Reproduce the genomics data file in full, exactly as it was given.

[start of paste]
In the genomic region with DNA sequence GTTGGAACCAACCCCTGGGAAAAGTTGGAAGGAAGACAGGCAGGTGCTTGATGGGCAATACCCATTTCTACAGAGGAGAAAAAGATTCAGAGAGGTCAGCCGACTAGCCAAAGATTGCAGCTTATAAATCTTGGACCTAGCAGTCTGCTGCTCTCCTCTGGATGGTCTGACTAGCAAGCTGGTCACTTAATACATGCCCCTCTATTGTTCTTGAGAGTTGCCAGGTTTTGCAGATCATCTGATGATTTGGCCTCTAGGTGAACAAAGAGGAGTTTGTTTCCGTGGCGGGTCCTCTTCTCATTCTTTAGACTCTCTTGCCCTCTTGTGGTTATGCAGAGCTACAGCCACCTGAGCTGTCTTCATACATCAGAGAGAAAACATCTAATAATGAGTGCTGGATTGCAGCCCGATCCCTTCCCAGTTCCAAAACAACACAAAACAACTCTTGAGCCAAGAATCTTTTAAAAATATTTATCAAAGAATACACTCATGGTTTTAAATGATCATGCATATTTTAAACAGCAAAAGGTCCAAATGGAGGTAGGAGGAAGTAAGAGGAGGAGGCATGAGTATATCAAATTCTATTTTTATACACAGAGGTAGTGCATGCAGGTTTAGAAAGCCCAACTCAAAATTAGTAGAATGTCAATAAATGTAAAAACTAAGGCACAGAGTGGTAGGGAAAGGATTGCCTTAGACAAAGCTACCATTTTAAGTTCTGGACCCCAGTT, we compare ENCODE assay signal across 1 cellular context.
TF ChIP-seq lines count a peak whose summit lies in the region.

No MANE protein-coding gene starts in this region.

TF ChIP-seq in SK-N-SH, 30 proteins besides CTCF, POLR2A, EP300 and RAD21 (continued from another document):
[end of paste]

In the genomic region with DNA sequence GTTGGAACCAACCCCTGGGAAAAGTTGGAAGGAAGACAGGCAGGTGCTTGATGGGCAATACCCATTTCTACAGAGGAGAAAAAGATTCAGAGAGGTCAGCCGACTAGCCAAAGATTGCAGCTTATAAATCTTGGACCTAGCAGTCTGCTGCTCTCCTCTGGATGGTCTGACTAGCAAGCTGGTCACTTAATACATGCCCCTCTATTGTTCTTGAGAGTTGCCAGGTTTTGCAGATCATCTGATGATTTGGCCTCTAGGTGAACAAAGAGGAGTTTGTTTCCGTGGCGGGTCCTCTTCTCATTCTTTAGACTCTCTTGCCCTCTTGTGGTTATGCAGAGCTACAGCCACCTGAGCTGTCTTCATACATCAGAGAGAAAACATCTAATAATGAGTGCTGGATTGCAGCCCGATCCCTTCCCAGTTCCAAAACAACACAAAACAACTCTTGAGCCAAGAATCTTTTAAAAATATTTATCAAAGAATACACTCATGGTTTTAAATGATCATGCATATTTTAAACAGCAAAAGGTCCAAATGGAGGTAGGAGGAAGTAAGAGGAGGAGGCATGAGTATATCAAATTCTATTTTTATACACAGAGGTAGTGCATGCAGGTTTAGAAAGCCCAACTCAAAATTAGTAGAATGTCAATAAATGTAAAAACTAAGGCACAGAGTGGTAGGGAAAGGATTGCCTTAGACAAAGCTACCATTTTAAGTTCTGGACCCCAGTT, we compare ENCODE assay signal across 1 cellular context.
TF ChIP-seq lines count a peak whose summit lies in the region.

No MANE protein-coding gene starts in this region.

TF ChIP-seq in SK-N-SH, 30 proteins besides CTCF, POLR2A, EP300 and RAD21 (continued from another document):